on life without parole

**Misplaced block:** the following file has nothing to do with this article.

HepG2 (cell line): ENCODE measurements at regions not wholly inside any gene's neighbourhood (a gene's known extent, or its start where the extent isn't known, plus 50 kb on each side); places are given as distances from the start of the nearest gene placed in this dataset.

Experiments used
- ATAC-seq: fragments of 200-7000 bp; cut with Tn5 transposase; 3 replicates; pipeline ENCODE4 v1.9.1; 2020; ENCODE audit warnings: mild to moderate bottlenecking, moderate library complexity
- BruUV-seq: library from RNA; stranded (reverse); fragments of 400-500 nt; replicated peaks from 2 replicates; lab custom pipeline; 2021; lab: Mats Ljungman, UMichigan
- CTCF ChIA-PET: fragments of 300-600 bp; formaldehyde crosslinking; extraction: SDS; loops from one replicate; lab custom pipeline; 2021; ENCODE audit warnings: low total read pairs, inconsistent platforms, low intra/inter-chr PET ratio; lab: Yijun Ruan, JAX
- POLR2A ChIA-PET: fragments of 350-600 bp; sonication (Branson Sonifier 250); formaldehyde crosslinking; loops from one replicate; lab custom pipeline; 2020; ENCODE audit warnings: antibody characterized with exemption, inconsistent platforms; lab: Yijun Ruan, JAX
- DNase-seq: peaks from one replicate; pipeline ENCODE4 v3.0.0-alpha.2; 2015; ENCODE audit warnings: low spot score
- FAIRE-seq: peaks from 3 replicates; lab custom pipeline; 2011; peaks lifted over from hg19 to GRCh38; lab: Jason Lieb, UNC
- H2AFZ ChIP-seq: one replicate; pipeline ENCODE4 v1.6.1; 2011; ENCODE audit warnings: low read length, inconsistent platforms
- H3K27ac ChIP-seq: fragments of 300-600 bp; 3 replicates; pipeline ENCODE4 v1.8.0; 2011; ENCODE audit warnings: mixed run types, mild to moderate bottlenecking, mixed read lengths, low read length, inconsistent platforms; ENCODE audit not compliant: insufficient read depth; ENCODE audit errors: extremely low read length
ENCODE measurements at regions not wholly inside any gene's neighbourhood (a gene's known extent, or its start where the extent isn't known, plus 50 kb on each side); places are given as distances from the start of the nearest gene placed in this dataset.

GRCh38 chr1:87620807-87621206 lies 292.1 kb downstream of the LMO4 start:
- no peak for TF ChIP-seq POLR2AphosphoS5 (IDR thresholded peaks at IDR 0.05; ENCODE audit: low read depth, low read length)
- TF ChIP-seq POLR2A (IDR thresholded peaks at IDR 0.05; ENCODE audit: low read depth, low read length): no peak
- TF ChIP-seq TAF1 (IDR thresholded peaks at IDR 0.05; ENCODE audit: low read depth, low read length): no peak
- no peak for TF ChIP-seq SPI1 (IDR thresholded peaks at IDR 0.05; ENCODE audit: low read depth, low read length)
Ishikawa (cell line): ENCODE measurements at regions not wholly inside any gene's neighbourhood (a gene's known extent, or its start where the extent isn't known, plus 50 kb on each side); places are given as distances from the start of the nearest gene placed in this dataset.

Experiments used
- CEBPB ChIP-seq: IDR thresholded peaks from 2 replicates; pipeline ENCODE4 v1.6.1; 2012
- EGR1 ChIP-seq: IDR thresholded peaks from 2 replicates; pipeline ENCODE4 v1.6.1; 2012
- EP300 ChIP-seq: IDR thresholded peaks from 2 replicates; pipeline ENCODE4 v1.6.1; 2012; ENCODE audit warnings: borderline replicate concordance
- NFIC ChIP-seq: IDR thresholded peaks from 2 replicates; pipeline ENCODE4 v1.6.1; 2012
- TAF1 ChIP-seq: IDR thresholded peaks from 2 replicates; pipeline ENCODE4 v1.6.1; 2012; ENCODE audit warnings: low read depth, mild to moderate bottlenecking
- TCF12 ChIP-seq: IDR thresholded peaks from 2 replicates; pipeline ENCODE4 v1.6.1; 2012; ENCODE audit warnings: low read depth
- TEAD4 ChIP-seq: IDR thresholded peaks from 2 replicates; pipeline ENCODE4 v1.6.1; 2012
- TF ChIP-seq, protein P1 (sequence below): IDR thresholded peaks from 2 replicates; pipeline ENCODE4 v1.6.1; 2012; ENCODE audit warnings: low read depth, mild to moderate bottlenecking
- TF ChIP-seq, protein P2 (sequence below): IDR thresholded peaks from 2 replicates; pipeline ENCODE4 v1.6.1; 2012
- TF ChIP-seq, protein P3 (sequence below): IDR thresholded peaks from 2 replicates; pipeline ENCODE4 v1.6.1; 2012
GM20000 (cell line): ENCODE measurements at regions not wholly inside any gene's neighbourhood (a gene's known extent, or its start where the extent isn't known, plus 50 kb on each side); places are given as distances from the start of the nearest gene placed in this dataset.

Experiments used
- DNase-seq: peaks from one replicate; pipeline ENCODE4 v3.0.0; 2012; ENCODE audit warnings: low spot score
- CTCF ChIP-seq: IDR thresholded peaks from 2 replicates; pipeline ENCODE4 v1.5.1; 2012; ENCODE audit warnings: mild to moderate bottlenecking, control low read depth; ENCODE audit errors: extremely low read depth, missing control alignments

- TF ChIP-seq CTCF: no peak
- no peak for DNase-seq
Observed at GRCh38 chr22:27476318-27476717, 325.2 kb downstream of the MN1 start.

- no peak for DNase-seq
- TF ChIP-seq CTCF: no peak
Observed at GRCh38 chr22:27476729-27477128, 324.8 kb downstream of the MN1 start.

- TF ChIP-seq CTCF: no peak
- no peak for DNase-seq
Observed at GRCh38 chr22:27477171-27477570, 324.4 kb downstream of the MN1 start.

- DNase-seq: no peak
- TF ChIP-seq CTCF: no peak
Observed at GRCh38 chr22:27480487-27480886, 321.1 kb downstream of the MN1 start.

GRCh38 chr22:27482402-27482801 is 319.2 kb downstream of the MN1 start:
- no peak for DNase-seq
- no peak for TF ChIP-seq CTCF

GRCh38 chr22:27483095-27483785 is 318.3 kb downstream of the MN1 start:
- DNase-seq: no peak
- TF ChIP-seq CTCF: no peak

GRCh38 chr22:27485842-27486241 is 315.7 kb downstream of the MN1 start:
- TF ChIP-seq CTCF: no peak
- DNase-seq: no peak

Judges in United States are forced by federal law to give the sentence of life without parole to those who have not committed violent or excessive crimes. People with no previous offense caught with more than 10 grams of cocaine can receive this sentence. Judges have felt this sentence to be unfair and disproportionate. Many have encouraged the convicted to petition and ask for clemency. Many have wrote to the president themselves to petition and ask for clemency themselves. If there is a purpose to this federal law, it is not to give appropriate punishment to and rehabilitate these offenders. A judge has called this sentence a ‘governmentally sanctioned, personalized terrorism.’ I agree. The most important aspect of this sentence, regardless of its recipient’s actions, is that it instills hopelessness. There is no hope for these people to ever be reintroduced to the society or make a positive impact. As always since the popular rise of ‘scientific reasoning,’ people are looked at as a number, not an individual. The government, and many of us, are so removed from society that we think of these people as replaceable. Life without parole is, most definitely, a terrorism, effecting not only the convicted, but the society, which has lost an individual with potential to contribute. The idea of dignity becomes irrelevant when we start looking at people only as a ‘criminal’ and not a human being. At that point, we take away their dignity, their personality, their experiences, and their future. We take away all possibilities from them. (I say we, because as citizens, we are responsible for the doings of our government; if they are doing things we do not agree with, it is not justified to blame them as if they are a separate entity. If they are corrupted, that is the citizen’s fault for allowing it.) No one should have this kind of power except the individual. In a societal sense, we are murdering this individual. They may be alive physically, but in society, they have died. The hopelessness of the convicted is definitely real enough to constitute this sentence as a form of torture. Hopelessness and isolation are two of the most prevalent reasons for suicide. It is because people need hope to survive. People need other people to survive. People need to feel that there is a reason for their survival. How can you feel that passion to survive if you will be locked up in a cell for the rest of your life, with no possible way for change? This sentence deprives the convicted of the will to live. Therefore, it is most clearly a form of torture. This person now has nothing to lose. Back in the day, when the government took away so much that people had nothing to lose, there was a revolution to overthrow the government. Nowadays, with people so disconnected from each other and government so deceptively taking away people’s rights, such as privacy, speech, and happiness, that people primarily don’t care enough to revolt. This makes the government infinitely powerful. Yes, there may be a system of ‘checks and balances’ within the government. But let’s be honest. This world is run by money. What is the purpose of this sentence? Why does this federal law exist? Because it is a monetary benefit to somebody. Somebody who is so removed from society that he or she cannot relate to those who have their life taken away. A huge part of the problem is that the prison system is privatized money pit. More prisoners who serve longer sentences are beneficial to those who run the prison system. And we, taxpayers, pay them, simply, to lobby for more disproportionate sentences, so that they can make more money, because we don’t care enough to do anything about it. The hopelessly corrupted government, working together with the media, scares the citizens to the point where we sincerely believe the only thing we can do for the safety of our society is to lock up these people until they rot away in their cells. Money, money, money, that is in the root of everything. The more I think about the system, the more I am disappointed by the lack of integrity in our society. Everyone who can be bought, was bought to enable this corruption. People who have integrity are not sell-outs, but people who don’t have integrity, make money, and in this society, they make the rules. We have the responsibility to revolt, not just in a violent sense, against this system. Don’t think this effects you? Wait a little longer, until it does effect you, and it will be too late to protect anything you care for. Or look around, stop ignoring the injustices, and take a stand. It doesn’t matter in what- education, prison system, environment. Just start somewhere.